November 2018 - CROSS COUNTRY/NORDIC SKIING
Having Fun on Skinny Skis!
By Chris Yarsevich
After the great winter last year, with skiing until April or even May, depending on your willingness to travel, you might be considering taking up cross country (Nordic) skiing for the first-time or reacquainting yourself after years away from the sport. Upstate New York is a great place for all types of cross country skiing, with lots of different activities going on throughout the season. Let’s take a look at all the different ways to enjoy winter on skinny skis!
There are several youth, learn to ski programs throughout the Capital Region. These programs fall under the national Bill Koch Youth Ski League and encourage children in grades Kindergarten to 8th grade to get out, enjoy winter, and learn to cross country ski. Children do not need any experience cross country skiing to join these programs. Skiing will be taught through the use of games, technique drills, and play on skis. Equipment is also available, free of charge, on a first-come, first-served basis, so sign up early!
Local programs can be found in Clifton Park, through the Shenendehowa Nordic Club and Greenfield and Queensbury through Hudson United Racing Team. For more info on Shenendehowa, contact Eric Hamilton (firstname.lastname@example.org). For Greenfield contact me (email@example.com) and for Queensbury contact Bob Underwood (firstname.lastname@example.org). Farther afield, there are also youth programs in Old Forge (Polar Bear), Saranac Lake (Dewey Mountain), and Mt. Van Hoevenberg.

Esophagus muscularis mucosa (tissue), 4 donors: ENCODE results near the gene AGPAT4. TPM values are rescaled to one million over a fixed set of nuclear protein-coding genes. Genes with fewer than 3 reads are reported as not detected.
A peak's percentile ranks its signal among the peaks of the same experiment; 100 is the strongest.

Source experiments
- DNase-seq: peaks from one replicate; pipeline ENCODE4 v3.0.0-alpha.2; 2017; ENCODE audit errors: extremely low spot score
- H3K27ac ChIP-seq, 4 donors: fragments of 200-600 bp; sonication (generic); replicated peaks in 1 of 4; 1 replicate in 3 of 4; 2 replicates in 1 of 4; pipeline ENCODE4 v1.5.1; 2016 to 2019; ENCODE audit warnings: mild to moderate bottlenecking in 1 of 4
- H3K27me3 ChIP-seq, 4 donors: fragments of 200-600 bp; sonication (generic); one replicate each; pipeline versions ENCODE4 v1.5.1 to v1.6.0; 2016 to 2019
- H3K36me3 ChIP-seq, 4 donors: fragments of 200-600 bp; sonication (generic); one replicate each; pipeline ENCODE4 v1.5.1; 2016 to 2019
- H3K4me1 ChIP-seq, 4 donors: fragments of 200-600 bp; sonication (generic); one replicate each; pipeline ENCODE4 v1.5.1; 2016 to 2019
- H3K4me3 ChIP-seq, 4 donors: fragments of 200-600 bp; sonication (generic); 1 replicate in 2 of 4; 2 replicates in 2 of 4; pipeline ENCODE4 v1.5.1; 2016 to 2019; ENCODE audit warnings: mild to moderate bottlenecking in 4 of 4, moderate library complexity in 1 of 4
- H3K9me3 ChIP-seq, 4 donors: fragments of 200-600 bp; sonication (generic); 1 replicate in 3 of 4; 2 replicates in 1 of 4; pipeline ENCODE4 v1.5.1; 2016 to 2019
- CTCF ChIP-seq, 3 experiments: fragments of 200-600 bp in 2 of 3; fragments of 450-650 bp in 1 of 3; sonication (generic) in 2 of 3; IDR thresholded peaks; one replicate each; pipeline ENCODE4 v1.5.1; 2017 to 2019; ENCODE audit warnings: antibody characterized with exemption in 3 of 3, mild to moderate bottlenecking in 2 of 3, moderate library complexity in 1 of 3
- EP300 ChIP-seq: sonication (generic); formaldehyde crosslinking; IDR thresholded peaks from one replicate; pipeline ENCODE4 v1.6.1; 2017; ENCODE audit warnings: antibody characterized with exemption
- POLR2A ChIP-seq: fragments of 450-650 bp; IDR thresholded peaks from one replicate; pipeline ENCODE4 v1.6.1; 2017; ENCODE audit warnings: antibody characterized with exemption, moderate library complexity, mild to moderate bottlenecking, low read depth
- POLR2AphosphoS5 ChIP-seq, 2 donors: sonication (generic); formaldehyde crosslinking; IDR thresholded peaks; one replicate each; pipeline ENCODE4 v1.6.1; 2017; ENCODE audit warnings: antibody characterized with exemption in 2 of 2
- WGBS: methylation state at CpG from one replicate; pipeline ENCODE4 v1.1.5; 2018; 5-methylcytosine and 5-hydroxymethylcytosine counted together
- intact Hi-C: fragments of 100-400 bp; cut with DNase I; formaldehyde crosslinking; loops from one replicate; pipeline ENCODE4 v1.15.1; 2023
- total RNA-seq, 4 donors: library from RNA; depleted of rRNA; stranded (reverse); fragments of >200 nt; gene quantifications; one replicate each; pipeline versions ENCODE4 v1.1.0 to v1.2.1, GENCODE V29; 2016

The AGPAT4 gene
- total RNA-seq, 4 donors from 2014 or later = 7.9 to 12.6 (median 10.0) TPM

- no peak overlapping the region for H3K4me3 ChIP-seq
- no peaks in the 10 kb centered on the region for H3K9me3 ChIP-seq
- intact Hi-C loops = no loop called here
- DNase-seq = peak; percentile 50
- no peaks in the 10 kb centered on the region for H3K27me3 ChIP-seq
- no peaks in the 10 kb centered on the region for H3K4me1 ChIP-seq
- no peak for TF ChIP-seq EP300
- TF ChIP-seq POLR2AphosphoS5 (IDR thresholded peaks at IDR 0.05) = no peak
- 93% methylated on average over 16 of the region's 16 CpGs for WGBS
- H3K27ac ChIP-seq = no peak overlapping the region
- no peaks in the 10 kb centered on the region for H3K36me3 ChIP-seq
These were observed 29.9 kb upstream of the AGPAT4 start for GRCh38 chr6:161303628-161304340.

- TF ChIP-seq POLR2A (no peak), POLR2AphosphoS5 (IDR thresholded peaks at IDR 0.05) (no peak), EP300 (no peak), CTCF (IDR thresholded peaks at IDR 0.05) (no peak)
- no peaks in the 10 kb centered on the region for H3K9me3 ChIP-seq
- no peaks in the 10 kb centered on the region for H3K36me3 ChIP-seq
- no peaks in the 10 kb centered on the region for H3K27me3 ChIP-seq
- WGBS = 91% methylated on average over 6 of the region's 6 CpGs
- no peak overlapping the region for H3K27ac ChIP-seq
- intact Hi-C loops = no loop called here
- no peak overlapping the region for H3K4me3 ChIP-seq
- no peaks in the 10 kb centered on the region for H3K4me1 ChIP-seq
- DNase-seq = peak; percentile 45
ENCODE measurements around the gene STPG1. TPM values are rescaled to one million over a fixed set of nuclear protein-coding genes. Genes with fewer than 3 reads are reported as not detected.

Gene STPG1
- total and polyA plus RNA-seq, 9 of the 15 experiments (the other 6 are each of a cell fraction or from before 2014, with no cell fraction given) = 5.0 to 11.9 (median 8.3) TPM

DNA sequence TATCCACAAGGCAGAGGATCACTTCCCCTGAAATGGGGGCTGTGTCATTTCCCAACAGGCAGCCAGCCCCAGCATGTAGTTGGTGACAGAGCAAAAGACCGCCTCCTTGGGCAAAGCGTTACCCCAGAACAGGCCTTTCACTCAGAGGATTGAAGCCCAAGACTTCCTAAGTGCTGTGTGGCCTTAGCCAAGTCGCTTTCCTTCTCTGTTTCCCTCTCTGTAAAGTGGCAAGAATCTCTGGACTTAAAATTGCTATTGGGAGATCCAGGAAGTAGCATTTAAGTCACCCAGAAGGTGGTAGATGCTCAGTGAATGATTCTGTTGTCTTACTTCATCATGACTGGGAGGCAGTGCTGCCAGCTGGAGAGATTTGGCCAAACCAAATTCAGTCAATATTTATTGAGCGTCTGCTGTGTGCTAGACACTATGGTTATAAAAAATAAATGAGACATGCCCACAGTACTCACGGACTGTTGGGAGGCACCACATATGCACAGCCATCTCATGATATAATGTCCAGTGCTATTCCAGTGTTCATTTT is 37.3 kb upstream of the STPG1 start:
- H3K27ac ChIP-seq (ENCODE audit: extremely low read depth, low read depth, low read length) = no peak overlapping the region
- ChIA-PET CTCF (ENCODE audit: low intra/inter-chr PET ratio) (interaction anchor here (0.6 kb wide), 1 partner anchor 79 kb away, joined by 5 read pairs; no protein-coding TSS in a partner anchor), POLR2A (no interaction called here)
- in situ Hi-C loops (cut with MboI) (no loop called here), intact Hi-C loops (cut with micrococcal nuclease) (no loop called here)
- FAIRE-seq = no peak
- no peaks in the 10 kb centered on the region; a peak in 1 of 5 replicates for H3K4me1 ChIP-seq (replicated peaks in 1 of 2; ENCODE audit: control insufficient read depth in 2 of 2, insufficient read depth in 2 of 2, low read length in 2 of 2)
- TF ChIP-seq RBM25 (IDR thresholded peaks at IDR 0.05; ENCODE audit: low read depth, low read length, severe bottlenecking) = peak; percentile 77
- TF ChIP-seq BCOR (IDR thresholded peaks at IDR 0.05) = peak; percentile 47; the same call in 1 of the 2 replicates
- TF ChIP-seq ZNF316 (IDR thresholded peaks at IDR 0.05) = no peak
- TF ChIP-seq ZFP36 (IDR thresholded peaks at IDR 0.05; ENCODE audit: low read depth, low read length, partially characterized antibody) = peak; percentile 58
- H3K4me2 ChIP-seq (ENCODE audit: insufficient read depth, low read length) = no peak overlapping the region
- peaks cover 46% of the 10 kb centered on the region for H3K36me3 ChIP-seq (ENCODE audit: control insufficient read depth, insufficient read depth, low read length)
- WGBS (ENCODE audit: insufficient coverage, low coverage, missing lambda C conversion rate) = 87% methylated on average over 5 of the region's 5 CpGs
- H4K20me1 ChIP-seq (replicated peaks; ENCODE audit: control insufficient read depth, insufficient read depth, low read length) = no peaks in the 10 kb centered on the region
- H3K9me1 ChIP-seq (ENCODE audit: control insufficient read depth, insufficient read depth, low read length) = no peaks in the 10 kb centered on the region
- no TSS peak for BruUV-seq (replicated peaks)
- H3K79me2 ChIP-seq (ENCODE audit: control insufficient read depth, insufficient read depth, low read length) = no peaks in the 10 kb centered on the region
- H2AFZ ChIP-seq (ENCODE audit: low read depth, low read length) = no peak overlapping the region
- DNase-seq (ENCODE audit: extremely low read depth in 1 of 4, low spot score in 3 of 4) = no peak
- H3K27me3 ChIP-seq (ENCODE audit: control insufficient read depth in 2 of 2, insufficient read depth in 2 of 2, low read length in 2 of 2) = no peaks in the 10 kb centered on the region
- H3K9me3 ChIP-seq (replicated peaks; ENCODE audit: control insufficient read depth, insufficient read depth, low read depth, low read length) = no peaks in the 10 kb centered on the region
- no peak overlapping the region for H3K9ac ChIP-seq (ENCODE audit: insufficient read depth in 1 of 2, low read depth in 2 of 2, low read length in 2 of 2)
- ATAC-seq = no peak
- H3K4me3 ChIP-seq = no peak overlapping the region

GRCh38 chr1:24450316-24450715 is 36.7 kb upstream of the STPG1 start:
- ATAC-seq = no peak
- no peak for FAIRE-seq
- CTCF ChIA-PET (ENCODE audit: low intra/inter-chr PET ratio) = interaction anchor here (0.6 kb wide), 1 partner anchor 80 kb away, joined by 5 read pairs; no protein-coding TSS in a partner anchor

This year, the annual Mid-Atlantic Bill Koch Youth Ski Festival will be hosted locally by HURT Nordic and the Town of Greenfield at Brookhaven Golf Course on March 9-10, 2019. The weekend will feature fun events, covering all things Nordic. There will be fun, low-key races, a scavenger hunt on skis, and dinner Saturday night, followed by a bonfire. Come out and enjoy a weekend of skiing with the whole family, at a nearby, convenient location!
Lessons for Adults and Kids
Ok, maybe you’re not a kid anymore, and you’re not joining the local Bill Koch club. You can still learn to ski by taking a lesson or two at one of the great local touring centers in the area. Lapland Lake in Northville, Garnet Hill Lodge in North River, and Mt. Van Hoevenberg in Lake Placid are great skis centers, that do a fabulous job with trail grooming and offer fully certified ski instructors. Cascade in Lake Placid and Pineridge, east of Troy, also offer groomed trails and lessons on appointment. Osceola Tug Hill, northwest of Utica, offers groomed trails, ski rentals, and lake effect snow!